Large numbers of closely related genomes in the same cell create a complex challenge, which has limited improvements made to the crop
Picture a prairie blue sky enfolding a few wispy clouds.
Now imagine trying to assemble a jigsaw puzzle of one genome with millions of pieces of DNA that look like that big blue sky.
That’s what researchers at the Global Institute for Food Security at the University of Saskatchewan are up against in their quest to unlock key genetic information for bromegrass, a significant forage crop for cattle.
“The challenge is working out where they fit in the blue sky. That’s the challenge of putting one of those (puzzles) together because there’s a lot of DNA that’s actually very similar to just one of those genomes,” said Andrew Sharpe, GIFS director of genomics and bioinformatics.
He said the difficulty with bromegrass is that each genome in a variety represents its own puzzle and when sequenced, the pieces of those puzzles are mixed together and need to be reassembled and ordered. In smooth bromegrass, which has eight genomes, there are eight puzzles to solve, while meadow bromegrass has 10 to solve.
For a long time, genetic improvements to bromegrass have been constrained by the size and complexity of its genome. Large numbers of closely related genomes in the same cell create a complex challenge in sequencing.
There was also a lack of efficient sequencing tools to determine the order of DNA molecules.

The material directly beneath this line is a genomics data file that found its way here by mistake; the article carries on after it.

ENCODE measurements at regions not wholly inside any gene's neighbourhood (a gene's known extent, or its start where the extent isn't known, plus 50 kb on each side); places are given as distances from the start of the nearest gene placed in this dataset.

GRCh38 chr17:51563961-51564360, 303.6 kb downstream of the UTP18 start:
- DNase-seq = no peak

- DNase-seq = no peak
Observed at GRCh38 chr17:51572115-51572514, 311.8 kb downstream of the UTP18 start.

“It’s one of the reasons why there’s been more limited genomic resources developed in the crop,” Sharpe said.
However, cutting-edge sequencing tools will speed the process and help complete the puzzle.
“The new technologies reduce the complexity of the puzzle that we’re putting together. So rather than it being a million-piece puzzle, it’s a thousand or a hundred pieces,” he said.
“It gives us a much more robust genome assembly that we have high confidence in as being a true representation of the genome that we’re studying.”
“Primarily DNA sequencing instruments are able to decipher these very complex genomes in quite a cost-efficient way. So the newer technologies are actually getting these very long stretches of DNA resolved…. You can actually stitch them together quite effectively. And those long reeds really help to decipher which genome that you’re sequencing,” said Sharpe.
GIFS was recently awarded more than $330,000 from Saskatchewan’s Agricultural Development Fund for the project to find missing genetic information for bromegrass.
The four-year bromegrass program also received support from the Saskatchewan Cattlemen’s Association and the Saskatchewan Forage Seed Development Commission.
With more genetic information, it is expected breeders can more quickly develop bromegrass varieties with better yield, environmental stress tolerance and quality.
Research findings may also allow breeders to select the most nutritious and resilient varieties of bromegrass, which would extend pasture productivity and increase yield while improving sustainability through carbon capture.
Genomic resources available for other crops have not been available for bromegrass, which has affected the ability of breeders to improve the crop.
“Our goal is to build a catalogue of genetic information that will allow breeders to be efficient in their targeting of desired traits and provide a boost to the beef industry,” Sharpe said.